EDMONTON -- A Fairview, Alta., family is breathing a sigh of relief after the provincial government approved funding of a life-changing treatment for their son.

Max Sych, 2, now known as Mighty Max, has Type 2 Spinal Muscular Atrophy (SMA).

According to his mother, Bryarly Parker, Max was diagnosed with SMA Nov. 24, 2020.

Max was born over 15 weeks premature and spent 91 days in the neonatal intensive care unit in Edmonton. He was discharged on oxygen, Parker explained to CTV News Edmonton.

Months after his release, Max started showing signs of regression.

“All of a sudden he wouldn’t stand anymore and he didn’t bear any weight on his legs," Parker said.

Shortly after a neurologist confirmed a diagnosis of SMA, the family began looking into treatment.

However, the drug therapy that stood out as the most promising came at a cost.

“The end goal for us was Zolgensma,” Parker said.

“It’s next to impossible for a regular family to try and raise three million dollars right after you get a life changing diagnosis for your child.”

Zolgensma is a one-time treatment that Parker says stops the progression of the disease, and over time, children with SMA start to regain some of their impaired functions. But, the treatment wasn’t approved in Canada until recently.

READ MORE: Rare one-time gene replacement therapy Zolgensma approved by Health Canada

“We were actually looking down in the states to get [Zolgensma] but since then it’s been approved in Alberta and funding is granted on a case-by-case basis.

“We did receive word that Max would be funded by Alberta,” Parker said.

While Parker is hopeful, she’s well aware they wouldn’t have gotten to this point without the help of other SMA families and community members who advocated for Max.

“The SMA families before us really paved the path for us and we just kind of ended it, to the point where we were able to get [Zolgensma] in Alberta but we definitely did not do this alone.”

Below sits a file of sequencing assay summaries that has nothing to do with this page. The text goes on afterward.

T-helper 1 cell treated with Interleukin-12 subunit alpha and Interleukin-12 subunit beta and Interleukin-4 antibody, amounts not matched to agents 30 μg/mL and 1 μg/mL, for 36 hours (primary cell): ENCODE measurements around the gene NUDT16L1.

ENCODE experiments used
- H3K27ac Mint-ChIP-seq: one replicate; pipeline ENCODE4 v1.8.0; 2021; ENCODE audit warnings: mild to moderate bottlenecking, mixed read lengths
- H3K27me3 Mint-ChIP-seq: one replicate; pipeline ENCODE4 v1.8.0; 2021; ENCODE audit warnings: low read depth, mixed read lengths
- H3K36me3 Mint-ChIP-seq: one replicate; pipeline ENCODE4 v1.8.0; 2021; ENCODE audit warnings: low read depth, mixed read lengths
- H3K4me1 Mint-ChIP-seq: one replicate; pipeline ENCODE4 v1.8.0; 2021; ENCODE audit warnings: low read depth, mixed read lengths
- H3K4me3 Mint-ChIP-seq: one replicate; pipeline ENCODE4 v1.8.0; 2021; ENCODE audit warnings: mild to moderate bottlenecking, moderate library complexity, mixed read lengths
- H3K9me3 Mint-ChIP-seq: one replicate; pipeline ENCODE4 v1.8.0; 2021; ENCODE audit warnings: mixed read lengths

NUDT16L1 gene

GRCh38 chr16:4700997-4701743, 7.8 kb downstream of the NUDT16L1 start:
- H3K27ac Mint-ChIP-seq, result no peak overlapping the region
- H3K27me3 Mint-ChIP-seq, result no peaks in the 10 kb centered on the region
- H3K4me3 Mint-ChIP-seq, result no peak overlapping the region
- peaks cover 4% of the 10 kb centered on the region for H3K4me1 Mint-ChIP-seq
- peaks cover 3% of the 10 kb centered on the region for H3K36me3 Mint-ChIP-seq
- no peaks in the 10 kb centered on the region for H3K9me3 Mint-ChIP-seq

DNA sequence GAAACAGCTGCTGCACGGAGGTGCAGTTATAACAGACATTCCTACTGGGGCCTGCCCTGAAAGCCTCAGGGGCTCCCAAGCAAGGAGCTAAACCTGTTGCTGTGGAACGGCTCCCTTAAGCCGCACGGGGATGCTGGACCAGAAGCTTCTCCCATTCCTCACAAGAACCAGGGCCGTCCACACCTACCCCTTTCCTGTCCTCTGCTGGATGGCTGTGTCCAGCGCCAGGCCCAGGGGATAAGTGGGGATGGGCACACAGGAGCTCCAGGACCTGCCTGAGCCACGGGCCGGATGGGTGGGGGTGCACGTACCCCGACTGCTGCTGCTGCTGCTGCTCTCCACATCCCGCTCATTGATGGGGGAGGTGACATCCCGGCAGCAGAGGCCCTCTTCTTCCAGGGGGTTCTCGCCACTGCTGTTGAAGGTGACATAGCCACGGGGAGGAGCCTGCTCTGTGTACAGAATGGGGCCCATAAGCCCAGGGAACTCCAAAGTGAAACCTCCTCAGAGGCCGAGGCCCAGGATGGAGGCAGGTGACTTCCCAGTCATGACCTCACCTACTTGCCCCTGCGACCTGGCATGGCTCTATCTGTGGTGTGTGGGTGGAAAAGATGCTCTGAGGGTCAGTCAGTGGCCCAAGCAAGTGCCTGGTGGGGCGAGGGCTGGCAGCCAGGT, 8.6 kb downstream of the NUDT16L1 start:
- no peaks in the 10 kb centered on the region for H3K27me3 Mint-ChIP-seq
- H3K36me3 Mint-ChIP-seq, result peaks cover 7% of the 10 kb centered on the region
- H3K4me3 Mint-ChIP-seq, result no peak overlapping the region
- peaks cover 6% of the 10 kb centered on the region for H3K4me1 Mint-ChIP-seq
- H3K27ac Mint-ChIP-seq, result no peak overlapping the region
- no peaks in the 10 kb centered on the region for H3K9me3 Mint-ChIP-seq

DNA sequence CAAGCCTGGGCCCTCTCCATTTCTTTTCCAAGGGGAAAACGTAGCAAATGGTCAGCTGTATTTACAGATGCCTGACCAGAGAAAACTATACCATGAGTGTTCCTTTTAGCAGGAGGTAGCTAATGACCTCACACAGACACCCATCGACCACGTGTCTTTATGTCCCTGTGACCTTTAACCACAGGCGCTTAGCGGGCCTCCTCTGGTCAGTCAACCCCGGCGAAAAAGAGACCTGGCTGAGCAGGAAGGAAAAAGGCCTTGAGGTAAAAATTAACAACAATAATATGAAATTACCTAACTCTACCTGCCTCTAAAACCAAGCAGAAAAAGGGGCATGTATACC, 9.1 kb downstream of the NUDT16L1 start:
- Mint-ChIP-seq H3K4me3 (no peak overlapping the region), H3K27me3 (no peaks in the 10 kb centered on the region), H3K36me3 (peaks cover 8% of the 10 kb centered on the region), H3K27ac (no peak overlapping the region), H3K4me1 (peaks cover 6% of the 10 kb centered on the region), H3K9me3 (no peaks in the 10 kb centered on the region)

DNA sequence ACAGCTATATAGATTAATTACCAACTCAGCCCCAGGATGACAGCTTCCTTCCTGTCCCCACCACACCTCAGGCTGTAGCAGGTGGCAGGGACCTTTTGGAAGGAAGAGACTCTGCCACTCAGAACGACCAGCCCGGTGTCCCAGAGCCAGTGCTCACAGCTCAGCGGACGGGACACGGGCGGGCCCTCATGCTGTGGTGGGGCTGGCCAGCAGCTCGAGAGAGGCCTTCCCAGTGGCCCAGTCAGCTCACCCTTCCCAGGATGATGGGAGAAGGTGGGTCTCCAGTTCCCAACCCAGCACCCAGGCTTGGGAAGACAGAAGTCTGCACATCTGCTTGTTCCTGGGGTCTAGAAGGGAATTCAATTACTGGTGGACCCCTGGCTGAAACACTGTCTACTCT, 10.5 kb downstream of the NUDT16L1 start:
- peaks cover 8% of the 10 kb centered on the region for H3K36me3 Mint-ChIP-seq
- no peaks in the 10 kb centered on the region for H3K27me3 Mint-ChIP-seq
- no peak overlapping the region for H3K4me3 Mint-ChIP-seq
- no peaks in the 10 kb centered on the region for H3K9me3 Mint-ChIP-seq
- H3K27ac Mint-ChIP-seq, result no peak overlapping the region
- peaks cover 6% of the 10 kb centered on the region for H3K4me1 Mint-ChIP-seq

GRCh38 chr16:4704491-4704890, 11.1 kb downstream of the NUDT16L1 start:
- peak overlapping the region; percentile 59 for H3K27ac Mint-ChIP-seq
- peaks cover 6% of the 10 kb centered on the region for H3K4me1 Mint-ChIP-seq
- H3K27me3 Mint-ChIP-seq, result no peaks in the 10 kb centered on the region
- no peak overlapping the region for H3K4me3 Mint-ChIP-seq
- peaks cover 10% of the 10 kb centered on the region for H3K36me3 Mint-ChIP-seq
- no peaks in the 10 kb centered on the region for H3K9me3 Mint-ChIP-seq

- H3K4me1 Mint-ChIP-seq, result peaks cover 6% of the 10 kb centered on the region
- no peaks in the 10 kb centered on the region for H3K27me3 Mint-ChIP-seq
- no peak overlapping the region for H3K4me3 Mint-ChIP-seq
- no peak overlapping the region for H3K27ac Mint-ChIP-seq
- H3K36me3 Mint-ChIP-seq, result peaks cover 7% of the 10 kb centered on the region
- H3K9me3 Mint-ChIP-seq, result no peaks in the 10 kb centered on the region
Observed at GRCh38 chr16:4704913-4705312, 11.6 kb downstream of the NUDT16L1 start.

Now that Max has been approved, doctors want to get him into a specific weight class to optimise the treatment dosage, according to Parker.

Max will also need to pass an antibody test and the results could take up to a week to come back.

If Max passes the antibody test there’s a two-week window for him to receive treatment at the Stollery Children's Hospital. There are risks involved but he will receive weekly checks to monitor his health.

“The big risk with Zolgensma is liver failure,” Parker explained.

“We have to make sure his liver is functioning quite well and then we ween him off the steroids they have to use for the treatment.”


After Max receives the treatment, the family expects to see small improvements but there's a long road ahead, Parker told CTV News.

“It’s a lot still to come even after he does get treatment. It’s not like tomorrow he’ll be walking by himself,” she said.

“We just don’t know what the future looks like for him.”

While there is some grey areas, the family is choosing to remain hopeful. Parker said they’re looking forward to the small feats.

“Taking his first few steps,” Parker said. “We’re not sure if he’ll ever be able to walk on his own or run on his own, but those little things and just seeing him thrive and have an abundance of energy.

"That’s the biggest thing: He just wants to play with his older sister who’s three-and-a-half, and for us that’s just what we want for him.”